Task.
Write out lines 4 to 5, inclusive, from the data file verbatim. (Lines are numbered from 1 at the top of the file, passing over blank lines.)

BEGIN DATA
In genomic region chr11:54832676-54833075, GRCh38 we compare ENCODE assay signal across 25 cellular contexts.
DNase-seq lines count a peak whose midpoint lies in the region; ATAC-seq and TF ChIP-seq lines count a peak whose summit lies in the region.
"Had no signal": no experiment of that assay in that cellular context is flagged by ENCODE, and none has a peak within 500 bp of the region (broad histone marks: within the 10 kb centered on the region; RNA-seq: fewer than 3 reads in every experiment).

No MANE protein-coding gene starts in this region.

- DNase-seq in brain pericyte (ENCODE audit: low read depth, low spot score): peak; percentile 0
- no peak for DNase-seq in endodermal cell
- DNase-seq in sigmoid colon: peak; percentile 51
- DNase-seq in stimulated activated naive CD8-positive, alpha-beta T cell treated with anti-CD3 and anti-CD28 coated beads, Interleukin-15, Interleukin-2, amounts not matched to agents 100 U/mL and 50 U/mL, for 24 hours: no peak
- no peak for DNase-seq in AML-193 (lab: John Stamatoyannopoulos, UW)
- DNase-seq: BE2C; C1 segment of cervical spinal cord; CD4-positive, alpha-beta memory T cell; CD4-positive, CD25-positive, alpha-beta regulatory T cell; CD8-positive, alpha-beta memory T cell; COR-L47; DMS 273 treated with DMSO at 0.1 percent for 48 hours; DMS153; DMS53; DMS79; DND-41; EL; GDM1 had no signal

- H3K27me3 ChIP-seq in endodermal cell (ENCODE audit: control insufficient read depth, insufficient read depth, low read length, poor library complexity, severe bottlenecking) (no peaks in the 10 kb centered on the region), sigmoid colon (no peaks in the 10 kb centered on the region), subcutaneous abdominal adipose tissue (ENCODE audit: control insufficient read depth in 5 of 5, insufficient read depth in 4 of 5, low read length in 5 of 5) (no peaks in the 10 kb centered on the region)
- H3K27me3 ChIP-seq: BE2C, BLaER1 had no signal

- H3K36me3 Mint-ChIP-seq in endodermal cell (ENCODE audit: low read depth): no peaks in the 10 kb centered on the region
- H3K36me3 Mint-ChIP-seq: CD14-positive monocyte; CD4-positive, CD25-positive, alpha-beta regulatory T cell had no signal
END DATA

No MANE protein-coding gene starts in this region.

- DNase-seq in brain pericyte (ENCODE audit: low read depth, low spot score): peak; percentile 0